33

In rails, I can get the name of the current controller via controller_name and the current action by calling action_name. I am looking for similar runtime reflection for fetching the following:

  1. List of all controllers in the application.
  2. List of all actions in a given controller.

For example, I a Product controller which has "add" and "edit" actions. Can I pull the names of these actions programmatically to show the user what operations are supported?

I have looked at a method that calls for use of ActionController::Routing::Routes.named_routes.routes.each but I could not get that to work. I got uninitialized constant ActionDispatch::Routing::Routes error when I used it.

If there is any good tutorial or document that can help me understand how rails reflection capabilities. I searched for it but I mostly got active record reflection related blogs. I am looking for something that lets me get information on controllers and actions/methods at run time.
Thanks,

Tabrez

  • Are you doing this at run-time or in a rake job. run-time is a bad idea. Rake job is easy to do this. – drhenner Dec 31 '11 at 5:37
  • Did you mean "rake routes"? I was looking for something at run time. I don't need the extensive information that rake routes outputs. I just need the controller names, which I assume must be available as a collection. Being a noob to rails, I just don't know what context objects are accessible in rails at runtime. – Tabrez Dec 31 '11 at 6:52
  • Found similar question here, stackoverflow.com/questions/1564278/… – nkm Dec 31 '11 at 7:17
  • @nkm: I had checked that question. It is similar to an extent but the accepted answer was not in line with the information I was looking for. – Tabrez Dec 31 '11 at 11:28
104

The easiest way to get a list of controller classes is:

ApplicationController.descendants

However, as classes are loaded lazily, you will need to eager load all your classes before you do this. Keep in mind that this method will take time, and it will slow down your boot:

Rails.application.eager_load!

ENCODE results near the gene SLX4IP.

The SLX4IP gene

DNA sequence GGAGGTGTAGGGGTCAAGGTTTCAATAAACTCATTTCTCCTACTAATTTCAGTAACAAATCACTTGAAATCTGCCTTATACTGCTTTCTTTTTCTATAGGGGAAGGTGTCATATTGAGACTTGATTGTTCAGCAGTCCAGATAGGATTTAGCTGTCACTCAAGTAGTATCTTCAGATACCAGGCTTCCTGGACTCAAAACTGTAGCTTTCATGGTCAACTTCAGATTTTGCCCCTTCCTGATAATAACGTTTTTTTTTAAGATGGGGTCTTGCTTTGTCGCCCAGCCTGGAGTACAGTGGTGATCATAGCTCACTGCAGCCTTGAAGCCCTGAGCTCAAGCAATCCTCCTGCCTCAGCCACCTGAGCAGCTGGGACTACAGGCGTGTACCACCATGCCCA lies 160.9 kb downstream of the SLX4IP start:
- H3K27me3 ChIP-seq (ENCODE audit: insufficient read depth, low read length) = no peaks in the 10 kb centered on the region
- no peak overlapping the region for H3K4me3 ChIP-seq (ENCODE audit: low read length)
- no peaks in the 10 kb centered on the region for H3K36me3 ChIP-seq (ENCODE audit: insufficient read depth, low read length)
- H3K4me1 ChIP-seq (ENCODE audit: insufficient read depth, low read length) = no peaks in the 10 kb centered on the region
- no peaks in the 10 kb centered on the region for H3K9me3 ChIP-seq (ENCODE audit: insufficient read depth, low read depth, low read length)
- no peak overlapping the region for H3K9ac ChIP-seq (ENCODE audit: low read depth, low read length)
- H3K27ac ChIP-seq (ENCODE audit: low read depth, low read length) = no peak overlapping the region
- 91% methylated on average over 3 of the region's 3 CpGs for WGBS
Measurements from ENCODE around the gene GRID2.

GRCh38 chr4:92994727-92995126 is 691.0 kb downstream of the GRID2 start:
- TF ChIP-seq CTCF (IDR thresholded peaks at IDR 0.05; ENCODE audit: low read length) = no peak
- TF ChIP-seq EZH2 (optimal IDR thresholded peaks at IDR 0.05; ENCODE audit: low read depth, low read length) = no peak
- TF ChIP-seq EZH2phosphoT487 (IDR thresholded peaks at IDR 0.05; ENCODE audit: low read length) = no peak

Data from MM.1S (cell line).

To get all the actions in a controller, use action_methods

PostsController.action_methods

This will return a Set containing a list of all of the methods in your controller that are "actions" (using the same logic Rails uses to decide whether a method is a valid action to route to).

  • That's exactly was what I was looking for. Thanks a lot! Is there any particular rails resource/guide/book that might help in understanding these type of matters; more specifically page lifecycle and runtime objects that rails goes through? Any pointers will be a huge help as I am new to rails. – Tabrez Dec 31 '11 at 11:38
  • 2
    It's worth mentioning that by calling .action_methods you only get the list of public methods (=actions) defined in a class. Since Rails can render template without actual method in controller, it can possibly lead to security hole in the application. – Artur Beljajev Mar 3 '15 at 7:27
5

PostsController.action_methods will return all actions of PostsController including inherited, it's not what I want, I found PostsController.instance_methods(false), which will return all instance methods of PostsController and not include inherited, exactly what I want.

  • I needed this as well. thanks! – David Ladowitz Mar 29 '18 at 18:23
1

I had a similar problem; in my case it was for writing controller tests. There are certain basic tests that I want to run on every action for certain controllers (e.g., return 401 if the user is not logged in). The problem with the action_methods solution is that it picks up all methods on the controller class, even if the method does not have a corresponding route in config/routes.rb.

Here's what I ended up doing:

def actions_for_controller(controller_path)
  route_defaults = Rails.application.routes.routes.map(&:defaults)
  route_defaults = route_defaults.select { |x| x[:controller] == controller_path }
  route_defaults.map { |x| x[:action] }.uniq
end

So if you wanted a list of actions for PostsController, you'd say:

actions_for_controller('posts')

And you would get:

['show', 'create', 'edit', 'destroy'] (or whatever)

If you wanted a list of all controllers, something like this should do it:

def controllers_list
  route_defaults = Rails.application.routes.routes.map(&:defaults)
  files = route_defaults.map { |x| "#{x[:controller]}_controller" }.uniq
  files -= ['_controller']
  files.map { |x| x.split('/').map(&:camelize).join('::').constantize }
end
0

We are cleaning out unused controllers and actions. So I wanted to create an exhaustive list to mark for deletion. Here's what I ended up doing

ApplicationController.descendants.each do |controller|
  puts controller.name
  controller.action_methods.each do |action|
    puts '  ' + action
  end
end

That provides a nice list with actions indented under controller names.

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